By Catherine LaBrenz, John Sullivan and Esther Calzada
We’ve all seen the excitement in a child’s eyes when they play with their parents in the park, or the calm that comes from a parent’s hug and soothing words. For the more than 1,300 children still in detention and separated from their parents by the Trump administration’s zero-tolerance policy, those connections with moms and dads that offer security and comfort are gone, replaced by rules enforced by strangers: no talking, no running, no hugging.
As behavioral health practitioners and researchers who work to keep families together, we have observed firsthand the ways in which children withdraw and regress when separated from their parents, and the ways in which they connect and thrive when reunified. We know that for every day children and parents spend apart, the experience of adversity is compounded, increasing the risk of irreparable psychological harm. We consider the adversity to which migrant children—who have been forcibly separated, numbered, sorted, transported, and housed in facilities akin to cages—have been exposed to be staggering; others describe it as state-mandated child abuse. By many accounts, we now have an obligation to address the multiple layers of trauma experienced by children and their parents at the hands of U.S. authorities.
Our first priority must be reunification of the 1,364 children who remain in detention. The federal judge who imposed Thursday’s deadline for reunification found that families were separated without any effective system to track children’s whereabouts, enable parent-child communication, or reunite families. Given that separations involved a crisscross of federal, state, and civil agencies scattered across large swaths of the United States, reconnecting families has proven to be an ongoing challenge. Moreover, research shows family reunification is a long-term process that goes beyond physical reunification and involves supporting family adaptation and stabilization, often facilitated by mental health professionals, spiritual ministry, healthcare professionals, educators, and extended family. It is the expertise of these professions that can provide a roadmap of reunification and reparations for migrant families.
For families whose parents might have been deported, few federal mechanisms are in place to reunify families abroad. However, social workers from state-level child welfare, education, judicial and health organizations have experience working with consular officials to locate and contact families in their country of origin.
Consulates often have sections to coordinate migrant returns and to provide health and social service programs in-country. Consular officials are often the first recourse for parents seeking their detained children. They can also leverage their access to detained migrants and visit children in the custody of U.S. Immigration Customs and Enforcement. Where government resources are limited abroad, nonprofit civil agencies have organized support for migrants, often serving as liaisons with families, federal agencies, and local services.
For families still in the U.S., mechanisms developed in other industries can be used. For example, it is common for adopted children and birth parents to locate one another via social media. Older migrant children, who likely know parents’ names and family contact information, should be given regular access to phones and social media. For younger children, models developed to quickly reunite families after natural disasters or mass casualty incidents should be implemented. Federal authorities should allow family reunification teams, skilled at matching parents and children, into detention centers to coordinate efforts. While migrants’ cases are pending, federal authorities should rely on humane, cost-effective options such as community-based or electronic monitoring.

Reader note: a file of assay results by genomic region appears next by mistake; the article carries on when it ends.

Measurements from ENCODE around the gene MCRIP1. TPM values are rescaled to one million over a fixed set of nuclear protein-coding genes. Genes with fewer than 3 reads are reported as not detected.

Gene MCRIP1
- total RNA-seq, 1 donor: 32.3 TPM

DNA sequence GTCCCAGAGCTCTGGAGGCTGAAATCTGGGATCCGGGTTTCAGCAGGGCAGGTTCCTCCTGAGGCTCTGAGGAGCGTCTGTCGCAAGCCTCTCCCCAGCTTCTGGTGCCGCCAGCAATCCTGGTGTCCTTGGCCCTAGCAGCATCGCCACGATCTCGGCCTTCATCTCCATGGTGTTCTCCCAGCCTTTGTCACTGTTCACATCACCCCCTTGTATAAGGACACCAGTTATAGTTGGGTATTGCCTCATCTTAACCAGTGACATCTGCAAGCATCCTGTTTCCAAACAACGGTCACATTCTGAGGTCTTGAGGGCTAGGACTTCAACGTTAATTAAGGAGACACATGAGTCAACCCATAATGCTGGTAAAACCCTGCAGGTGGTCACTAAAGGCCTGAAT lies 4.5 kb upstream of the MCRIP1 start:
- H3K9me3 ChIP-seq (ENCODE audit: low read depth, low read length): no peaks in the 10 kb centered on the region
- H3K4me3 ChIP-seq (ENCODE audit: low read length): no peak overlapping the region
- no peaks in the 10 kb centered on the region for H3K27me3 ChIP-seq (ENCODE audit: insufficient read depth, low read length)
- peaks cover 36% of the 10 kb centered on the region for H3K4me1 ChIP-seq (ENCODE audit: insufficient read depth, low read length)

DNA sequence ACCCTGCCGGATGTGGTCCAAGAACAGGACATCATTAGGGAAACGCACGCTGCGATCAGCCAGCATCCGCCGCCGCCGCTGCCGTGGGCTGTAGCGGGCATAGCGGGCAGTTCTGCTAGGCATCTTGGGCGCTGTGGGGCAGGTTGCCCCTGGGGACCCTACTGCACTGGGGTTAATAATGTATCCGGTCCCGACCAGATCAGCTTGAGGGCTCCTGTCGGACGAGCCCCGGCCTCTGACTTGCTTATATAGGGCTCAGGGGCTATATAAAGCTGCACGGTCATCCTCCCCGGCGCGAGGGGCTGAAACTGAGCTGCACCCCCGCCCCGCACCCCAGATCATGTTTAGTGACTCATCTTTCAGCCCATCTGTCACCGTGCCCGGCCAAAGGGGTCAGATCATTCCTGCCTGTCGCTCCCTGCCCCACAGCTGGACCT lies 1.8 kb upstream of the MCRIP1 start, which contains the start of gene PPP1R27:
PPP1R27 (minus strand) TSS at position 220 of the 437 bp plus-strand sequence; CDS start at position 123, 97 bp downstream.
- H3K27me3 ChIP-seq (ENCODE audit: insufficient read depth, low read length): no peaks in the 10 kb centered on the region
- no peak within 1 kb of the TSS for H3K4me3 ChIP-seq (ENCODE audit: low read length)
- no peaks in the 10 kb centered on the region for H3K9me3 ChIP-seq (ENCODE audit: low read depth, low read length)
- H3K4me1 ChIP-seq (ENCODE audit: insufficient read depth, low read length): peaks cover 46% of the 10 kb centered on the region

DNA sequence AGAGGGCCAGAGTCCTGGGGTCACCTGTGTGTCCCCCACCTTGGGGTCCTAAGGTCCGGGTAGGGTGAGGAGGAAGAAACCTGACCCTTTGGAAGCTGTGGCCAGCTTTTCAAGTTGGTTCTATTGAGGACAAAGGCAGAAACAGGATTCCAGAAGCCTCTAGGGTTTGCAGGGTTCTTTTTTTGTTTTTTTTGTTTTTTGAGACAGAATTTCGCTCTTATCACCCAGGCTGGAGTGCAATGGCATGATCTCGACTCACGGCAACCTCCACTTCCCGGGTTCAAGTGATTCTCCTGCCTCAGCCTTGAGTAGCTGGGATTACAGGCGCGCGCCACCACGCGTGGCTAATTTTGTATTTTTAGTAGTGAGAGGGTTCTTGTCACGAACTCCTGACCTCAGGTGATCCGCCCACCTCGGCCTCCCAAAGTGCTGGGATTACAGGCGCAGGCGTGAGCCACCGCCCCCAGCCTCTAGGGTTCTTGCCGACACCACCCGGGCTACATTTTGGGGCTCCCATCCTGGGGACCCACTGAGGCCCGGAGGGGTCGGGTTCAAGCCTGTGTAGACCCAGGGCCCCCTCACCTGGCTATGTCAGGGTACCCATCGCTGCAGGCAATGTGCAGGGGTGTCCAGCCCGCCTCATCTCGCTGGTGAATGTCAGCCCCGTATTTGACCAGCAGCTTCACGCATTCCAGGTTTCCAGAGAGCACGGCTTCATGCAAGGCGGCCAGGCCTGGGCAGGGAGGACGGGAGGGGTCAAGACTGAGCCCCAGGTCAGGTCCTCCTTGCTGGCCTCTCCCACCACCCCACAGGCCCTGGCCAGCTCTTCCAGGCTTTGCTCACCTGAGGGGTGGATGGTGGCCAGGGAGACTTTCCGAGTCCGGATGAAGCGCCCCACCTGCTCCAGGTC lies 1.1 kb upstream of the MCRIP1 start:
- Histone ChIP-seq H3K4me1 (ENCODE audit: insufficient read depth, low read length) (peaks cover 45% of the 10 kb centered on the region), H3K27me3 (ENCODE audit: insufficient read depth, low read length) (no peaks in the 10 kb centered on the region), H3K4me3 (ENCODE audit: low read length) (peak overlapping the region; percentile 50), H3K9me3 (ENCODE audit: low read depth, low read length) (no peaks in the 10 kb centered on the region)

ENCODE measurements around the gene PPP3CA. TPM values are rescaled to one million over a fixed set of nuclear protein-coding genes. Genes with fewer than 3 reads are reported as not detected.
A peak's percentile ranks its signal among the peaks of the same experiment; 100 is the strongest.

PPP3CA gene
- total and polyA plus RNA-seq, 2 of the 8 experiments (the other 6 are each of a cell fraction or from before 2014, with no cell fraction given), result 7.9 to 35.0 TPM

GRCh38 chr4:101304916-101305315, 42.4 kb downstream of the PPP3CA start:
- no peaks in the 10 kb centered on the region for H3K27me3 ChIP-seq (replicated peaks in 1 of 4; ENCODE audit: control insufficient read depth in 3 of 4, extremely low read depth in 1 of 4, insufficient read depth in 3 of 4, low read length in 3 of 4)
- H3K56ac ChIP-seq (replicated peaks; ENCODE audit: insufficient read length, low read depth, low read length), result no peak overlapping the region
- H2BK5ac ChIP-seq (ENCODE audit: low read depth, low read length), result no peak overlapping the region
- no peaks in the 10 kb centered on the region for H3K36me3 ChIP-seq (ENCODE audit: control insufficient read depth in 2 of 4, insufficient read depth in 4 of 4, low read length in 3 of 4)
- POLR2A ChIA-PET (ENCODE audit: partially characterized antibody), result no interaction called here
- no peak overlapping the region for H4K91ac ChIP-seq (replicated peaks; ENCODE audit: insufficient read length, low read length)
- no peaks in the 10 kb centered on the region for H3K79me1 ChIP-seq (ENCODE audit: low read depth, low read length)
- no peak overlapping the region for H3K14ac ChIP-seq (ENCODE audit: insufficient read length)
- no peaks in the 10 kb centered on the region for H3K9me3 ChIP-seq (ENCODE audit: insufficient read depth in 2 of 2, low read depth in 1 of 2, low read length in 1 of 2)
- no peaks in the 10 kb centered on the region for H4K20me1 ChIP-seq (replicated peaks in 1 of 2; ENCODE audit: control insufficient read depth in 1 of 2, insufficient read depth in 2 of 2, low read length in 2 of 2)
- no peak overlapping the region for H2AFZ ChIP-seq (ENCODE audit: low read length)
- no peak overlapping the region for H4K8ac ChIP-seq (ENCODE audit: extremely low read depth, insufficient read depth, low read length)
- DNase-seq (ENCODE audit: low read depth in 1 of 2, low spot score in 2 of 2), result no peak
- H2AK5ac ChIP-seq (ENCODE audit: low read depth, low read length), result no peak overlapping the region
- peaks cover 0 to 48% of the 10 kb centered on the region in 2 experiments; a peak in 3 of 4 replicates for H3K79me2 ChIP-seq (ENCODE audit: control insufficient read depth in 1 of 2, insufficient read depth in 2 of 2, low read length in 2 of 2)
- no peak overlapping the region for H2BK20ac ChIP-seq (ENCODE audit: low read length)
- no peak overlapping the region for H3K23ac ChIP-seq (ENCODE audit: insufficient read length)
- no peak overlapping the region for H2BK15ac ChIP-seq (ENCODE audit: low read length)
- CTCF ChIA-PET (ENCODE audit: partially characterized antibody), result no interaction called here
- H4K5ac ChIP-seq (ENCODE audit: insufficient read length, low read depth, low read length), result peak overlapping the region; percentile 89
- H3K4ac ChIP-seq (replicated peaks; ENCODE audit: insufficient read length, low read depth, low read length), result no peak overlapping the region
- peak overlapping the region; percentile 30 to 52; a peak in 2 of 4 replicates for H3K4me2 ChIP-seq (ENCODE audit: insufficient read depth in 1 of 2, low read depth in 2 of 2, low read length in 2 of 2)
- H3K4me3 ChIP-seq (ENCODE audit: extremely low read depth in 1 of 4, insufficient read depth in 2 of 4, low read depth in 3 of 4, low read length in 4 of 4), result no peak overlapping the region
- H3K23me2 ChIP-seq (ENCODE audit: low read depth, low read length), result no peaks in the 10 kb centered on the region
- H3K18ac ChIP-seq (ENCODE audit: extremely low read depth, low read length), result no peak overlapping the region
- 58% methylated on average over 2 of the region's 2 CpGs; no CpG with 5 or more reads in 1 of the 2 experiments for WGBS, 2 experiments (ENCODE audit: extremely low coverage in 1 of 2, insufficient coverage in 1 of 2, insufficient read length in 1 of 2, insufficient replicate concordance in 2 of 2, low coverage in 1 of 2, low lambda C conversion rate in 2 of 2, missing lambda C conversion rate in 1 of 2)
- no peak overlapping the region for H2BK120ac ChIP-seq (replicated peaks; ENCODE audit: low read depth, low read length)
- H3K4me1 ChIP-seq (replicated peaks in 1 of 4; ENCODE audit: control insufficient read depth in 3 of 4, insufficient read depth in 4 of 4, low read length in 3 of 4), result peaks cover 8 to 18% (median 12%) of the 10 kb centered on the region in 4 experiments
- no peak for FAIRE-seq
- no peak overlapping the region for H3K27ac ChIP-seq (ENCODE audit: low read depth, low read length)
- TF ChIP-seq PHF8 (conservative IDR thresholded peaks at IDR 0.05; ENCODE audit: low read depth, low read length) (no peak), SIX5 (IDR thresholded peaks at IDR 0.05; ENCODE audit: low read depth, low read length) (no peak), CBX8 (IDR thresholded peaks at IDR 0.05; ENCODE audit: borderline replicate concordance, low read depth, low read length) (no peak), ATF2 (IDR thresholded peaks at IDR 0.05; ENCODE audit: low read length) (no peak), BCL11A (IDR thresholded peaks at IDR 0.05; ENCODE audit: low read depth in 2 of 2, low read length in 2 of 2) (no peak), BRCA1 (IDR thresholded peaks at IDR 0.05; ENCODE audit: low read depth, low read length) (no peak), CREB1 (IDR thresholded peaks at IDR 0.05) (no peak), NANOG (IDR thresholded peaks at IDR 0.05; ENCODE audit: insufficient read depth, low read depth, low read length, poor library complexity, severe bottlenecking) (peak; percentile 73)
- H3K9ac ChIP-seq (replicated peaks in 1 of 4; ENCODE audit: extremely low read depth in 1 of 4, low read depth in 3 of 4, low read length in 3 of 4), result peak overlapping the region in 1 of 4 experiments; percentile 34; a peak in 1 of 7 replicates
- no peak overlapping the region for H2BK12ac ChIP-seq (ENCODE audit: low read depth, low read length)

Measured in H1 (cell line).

After physical reunification, stability and permanency can be ensured through legislation to keep families together. For recovery, migrant families deserve safe and stable environments for healing together, outside of the camps currently used to detain them. We join with 61 members of Congress in calling for the reinstatement of the Family Case Management Program, which was defunded in June 2017. At a fraction of the cost of detention, FCMP provided a highly effective coordinated system of basic social and legal services, and achieved 99 percent compliance with court-mandated appearances. Federal authorities should also support and contract with nonprofit organizations that provide such services, namely RAICES, Las Americas Immigrant Advocacy Center, South Texas Pro Bono Asylum Representation Project, Kino Border Initiative, Florence Project, and the CARA Project.
Some believe supporting the needs of migrant children are neither the financial nor moral responsibility of the U.S. government. From this perspective, the emotional costs borne by children separated from families are commensurate with the price of discouraging future unauthorized immigration. But the fundamental well-being of a child should never be weaponized to deter other families from seeking safety and opportunity in the U.S. To do so undermines legal and moral principles that have guided federal and state policies that argue parents or other legal caregivers have a right to raise their children.
While we cannot undo past errors, we can organize today to support the reunification and healing of all migrant families. With the proper support, families can rebuild support systems and resilience. Lethargy is unacceptable.
Catherine LaBrenz and John Sullivan are doctoral students, and Esther Calzada is an associate professor in the Steve Hicks School of Social Work (SHSSW) at the University of Texas at Austin. The SHSSW is committed to alleviating critical social problems and produces meaningful scholarship to enhance human well-being, including research into immigration, families, and child welfare.